SPAZ: While you have worked in front of the cameras before throughout your career, was it daunting to have them around during the actual creative process?
NEIL: You get used to it. There’s an art to the cameraman being invisible, virtually. There were moments where people chose not to have cameras going and they got annoyed by them here and there, but very little. Actually, if you are having a difficult moment trying to solve a problem, you don’t necessarily want a camera stuck in your face. There’s an art to it and most of the time they got it right. The cameramen found good angles, stayed out of the way and we got used to them and stopped worrying about it.

SPAZ: The album has a warm and comforting feel to it. Do you think it would have been a completely different album if the musicians didn’t bring their families to live with them during this experience?
NEIL: I don’t really know. It’s unanswerable, isn’t it? I think we would have come up with a great record still, but I don’t know if it would have been the same. It was just a really nice opportunity for people to be able to be really pull themselves into something without feeling like they were conflicted.

SPAZ: When the project came to a close and everyone had gone home, what emotion was more overwhelming: the relief that it had come together so successfully or the sadness that it was over?
NEIL: I’d say it was a bit of both. I think that that period of time was a good and I needed to take a break at that point. It was still summer for me so I was able to go to the beach and debrief. Getting back into finishing the record off and get the loose ends caught up was initially a bit burdensome because it was such an intensely good time with everybody contributing and for it to be left to me… but I totally rolled up my sleeves and got into it after awhile.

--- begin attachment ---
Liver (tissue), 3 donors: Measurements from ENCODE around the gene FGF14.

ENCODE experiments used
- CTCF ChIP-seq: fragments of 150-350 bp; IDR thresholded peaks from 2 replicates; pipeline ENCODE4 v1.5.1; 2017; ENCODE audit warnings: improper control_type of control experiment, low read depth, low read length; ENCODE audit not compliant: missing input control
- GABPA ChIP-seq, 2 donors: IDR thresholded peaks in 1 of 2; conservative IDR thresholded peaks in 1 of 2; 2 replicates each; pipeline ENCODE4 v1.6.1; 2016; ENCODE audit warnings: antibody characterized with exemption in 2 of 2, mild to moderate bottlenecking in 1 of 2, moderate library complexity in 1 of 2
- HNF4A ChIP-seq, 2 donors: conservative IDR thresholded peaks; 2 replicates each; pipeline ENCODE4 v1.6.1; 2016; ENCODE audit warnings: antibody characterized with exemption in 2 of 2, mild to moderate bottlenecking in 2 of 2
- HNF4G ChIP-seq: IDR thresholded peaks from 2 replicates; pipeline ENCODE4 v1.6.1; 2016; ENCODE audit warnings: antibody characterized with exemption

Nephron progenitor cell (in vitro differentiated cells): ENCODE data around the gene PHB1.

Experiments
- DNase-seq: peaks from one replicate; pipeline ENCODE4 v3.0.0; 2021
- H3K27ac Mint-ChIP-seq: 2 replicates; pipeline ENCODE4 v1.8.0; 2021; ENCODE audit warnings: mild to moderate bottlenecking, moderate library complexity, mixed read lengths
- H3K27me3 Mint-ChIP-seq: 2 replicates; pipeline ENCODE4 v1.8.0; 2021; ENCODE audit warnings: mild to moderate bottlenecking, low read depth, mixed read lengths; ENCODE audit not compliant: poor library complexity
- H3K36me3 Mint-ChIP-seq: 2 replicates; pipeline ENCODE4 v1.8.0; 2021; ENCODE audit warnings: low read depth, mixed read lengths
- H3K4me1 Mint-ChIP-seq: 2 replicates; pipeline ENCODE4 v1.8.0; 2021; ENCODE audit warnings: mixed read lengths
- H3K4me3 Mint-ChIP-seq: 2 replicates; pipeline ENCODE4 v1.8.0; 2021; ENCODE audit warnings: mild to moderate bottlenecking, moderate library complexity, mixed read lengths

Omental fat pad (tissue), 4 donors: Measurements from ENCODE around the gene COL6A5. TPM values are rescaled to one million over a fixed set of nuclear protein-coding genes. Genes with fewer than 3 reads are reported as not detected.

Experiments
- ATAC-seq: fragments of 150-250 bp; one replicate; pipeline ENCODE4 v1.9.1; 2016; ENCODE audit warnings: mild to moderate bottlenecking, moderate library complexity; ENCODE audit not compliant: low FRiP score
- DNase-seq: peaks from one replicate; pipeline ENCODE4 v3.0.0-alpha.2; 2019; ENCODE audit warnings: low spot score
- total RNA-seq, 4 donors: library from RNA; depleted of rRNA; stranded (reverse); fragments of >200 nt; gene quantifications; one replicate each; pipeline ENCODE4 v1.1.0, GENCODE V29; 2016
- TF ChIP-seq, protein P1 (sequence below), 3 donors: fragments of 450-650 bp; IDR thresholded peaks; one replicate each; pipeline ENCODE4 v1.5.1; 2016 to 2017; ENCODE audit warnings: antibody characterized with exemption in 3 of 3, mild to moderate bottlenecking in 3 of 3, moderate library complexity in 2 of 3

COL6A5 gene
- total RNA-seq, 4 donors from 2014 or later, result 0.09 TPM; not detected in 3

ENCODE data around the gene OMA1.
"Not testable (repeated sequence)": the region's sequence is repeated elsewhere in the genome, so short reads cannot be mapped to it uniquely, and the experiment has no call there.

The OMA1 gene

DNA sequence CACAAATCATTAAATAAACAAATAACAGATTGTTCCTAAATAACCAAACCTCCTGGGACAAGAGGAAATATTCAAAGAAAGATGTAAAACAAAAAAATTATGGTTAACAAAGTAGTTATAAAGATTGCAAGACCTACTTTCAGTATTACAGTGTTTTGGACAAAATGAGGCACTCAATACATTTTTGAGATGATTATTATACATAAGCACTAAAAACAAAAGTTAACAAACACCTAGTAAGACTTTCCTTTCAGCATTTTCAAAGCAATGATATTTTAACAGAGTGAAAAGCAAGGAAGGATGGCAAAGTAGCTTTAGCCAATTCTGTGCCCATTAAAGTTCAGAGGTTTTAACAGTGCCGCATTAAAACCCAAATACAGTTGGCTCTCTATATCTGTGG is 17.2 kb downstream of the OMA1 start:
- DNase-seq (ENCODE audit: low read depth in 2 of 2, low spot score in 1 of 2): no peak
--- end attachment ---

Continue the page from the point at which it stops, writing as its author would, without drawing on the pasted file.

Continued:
SPAZ: Are you planning to do something similar in the future?
NEIL: I think it’s likely that something else will happen but there’s no actual plan for it. It seems these things take time to gestate. With the last one, we had a seven or eight year gap between them. It might be the same… or something might come up. There was a great feeling in everybody for this kind of thing and I think that if the call went out, most people would answer again.
SPAZ: Even if you didn’t call me, I’d answer and just show up for three weeks and watch.
NEIL: Great. Well, I’ll let you know. (laughs)

SPAZ: How did you get involved with Oxfam?
NEIL: We wanted to find a charity that everybody liked. Wilco had done some work for Oxfam. Ed and Phil, being Oxford boys, are very familiar with the organization and had done stuff for them as well. It seemed to be a generally supported charity, doing good stuff all around the world.

SPAZ: What’s next for Neil Finn?
NEIL: I’m currently trying to write as many great songs as I can so I can make the best record I’ve ever made. Had a ball doing Pajama Club with my wife and we’ll probably do a bit more of that at some point.

SPAZ: What is currently playing on your CD, DVD and record players?
NEIL: The last record that got spun on the record player was one of those Atlantic Records Rhythm & Blues compilations, which has some incredibly good stuff on it. That was on my turntable last night that we were listening to. DVD-wise, we watched a really rubbish film with Ryan Gosling the other night called Drive. (laughs) I’ve never seen somebody who does so little acting get so much credit!

Thanks to Neil Finn
Special thanks to Rick Rieger, Lauren Watt, Kimberly McCoy and Julia Connolly